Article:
Please take note of the following which are guidelines only. For clarity the CWU is not providing any form of medical advice.

For company specific arrangements please refer to the relevant general circulars.

1. Social Distancing

Social Distancing is essential. We know that the required distance (2m) can be difficult to achieve in homes or on some worksite locations. The message is very clear if social distancing cannot be achieved, we ask members to flag this to their line manager immediately who is responsible for health and safety. Members are requested to raise any concerns to their employer and where relevant advise customers that they will be implementing physical distancing during their duties.

2. Personal Protective Equipment

The employer must ensure that all employees are adequately protected and where deemed necessary provide staff with the necessary PPE. The supply of essential equipment, (gloves, wipes, etc) has been discussed at length with our members’ employers. Where there is a shortage, the member must contact their line manager to ensure a supply is delivered promptly.

While correctly using PPE can help prevent some exposure to the virus, it should not take the place of other preventative measures. Introducing gloves and masks will not in itself protect people against picking up the virus, as the virus can also stick to the gloves and masks. In addition, people may feel a false sense of protection/security wearing these and not wash/sanitize their hands as often as they should.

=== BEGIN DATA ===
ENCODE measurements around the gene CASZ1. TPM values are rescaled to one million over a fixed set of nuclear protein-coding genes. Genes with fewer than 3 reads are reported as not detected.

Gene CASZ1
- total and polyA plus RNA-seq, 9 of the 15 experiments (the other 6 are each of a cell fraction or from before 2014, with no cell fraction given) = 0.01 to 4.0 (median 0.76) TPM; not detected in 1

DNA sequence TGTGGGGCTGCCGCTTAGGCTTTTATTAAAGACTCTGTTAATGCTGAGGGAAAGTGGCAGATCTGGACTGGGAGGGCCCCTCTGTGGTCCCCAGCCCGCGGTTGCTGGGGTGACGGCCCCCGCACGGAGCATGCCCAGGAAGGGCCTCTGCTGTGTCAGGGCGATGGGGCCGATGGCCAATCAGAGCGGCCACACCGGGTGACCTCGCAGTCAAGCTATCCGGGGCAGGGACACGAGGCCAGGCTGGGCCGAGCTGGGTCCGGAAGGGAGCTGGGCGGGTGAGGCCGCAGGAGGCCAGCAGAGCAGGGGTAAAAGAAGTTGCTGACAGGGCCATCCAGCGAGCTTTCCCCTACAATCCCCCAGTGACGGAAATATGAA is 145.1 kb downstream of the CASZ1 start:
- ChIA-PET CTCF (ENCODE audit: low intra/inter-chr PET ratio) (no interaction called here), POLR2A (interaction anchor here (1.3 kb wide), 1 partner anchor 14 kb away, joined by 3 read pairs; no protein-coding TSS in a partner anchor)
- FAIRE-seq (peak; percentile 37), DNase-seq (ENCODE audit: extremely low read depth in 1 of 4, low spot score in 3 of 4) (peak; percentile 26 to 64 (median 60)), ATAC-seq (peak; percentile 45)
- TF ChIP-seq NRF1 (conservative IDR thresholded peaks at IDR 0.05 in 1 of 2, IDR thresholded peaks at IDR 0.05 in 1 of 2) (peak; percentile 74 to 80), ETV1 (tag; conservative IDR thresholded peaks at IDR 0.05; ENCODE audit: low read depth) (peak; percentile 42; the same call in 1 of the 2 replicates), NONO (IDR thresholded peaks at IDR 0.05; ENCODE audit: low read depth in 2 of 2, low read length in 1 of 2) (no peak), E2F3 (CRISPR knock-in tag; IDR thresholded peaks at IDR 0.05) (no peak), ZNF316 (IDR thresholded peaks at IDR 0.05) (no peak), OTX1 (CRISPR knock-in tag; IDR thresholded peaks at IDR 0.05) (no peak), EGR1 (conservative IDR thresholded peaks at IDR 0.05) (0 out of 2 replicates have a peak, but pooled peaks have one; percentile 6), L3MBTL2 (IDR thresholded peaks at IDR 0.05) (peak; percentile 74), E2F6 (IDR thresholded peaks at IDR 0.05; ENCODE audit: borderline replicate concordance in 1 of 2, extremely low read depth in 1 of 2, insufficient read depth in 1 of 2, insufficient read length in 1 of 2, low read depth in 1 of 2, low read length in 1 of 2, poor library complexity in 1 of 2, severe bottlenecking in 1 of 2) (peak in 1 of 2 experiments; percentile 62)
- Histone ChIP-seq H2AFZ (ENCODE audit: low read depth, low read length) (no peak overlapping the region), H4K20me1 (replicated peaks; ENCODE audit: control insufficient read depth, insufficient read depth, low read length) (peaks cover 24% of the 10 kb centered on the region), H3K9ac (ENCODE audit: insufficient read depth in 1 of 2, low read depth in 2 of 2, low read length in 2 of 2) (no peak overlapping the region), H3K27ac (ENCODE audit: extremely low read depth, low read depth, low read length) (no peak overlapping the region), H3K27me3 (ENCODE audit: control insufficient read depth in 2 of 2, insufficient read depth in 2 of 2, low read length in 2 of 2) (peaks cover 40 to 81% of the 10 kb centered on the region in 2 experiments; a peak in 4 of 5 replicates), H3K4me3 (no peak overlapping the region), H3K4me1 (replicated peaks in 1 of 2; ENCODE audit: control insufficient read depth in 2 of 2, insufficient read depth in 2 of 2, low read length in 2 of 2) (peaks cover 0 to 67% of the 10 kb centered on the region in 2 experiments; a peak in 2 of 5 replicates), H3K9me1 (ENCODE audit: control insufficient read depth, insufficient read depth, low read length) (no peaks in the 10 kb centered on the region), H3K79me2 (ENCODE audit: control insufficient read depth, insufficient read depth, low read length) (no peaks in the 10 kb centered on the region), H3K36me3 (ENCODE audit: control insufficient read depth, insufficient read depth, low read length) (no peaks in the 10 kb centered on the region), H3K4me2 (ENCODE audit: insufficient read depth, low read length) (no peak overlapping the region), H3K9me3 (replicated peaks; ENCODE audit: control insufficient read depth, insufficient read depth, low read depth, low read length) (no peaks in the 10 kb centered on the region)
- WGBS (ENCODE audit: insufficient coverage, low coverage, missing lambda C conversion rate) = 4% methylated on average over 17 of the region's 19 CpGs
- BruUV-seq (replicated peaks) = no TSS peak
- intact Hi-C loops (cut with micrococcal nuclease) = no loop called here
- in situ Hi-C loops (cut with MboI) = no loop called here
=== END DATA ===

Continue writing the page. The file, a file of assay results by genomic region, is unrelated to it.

Where PPE is provided it will be without cost to the staff and will be maintained and replaced in line with manufacturers’ instructions. Where provided staff will be expected to use the PPE correctly and observe the guidelines associated with PPE use.

Gloves are generally not required for infection prevention and control purposes. Where gloves are necessary, they must not be considered a substitute for hand hygiene and hands must be cleaned whenever gloves are removed.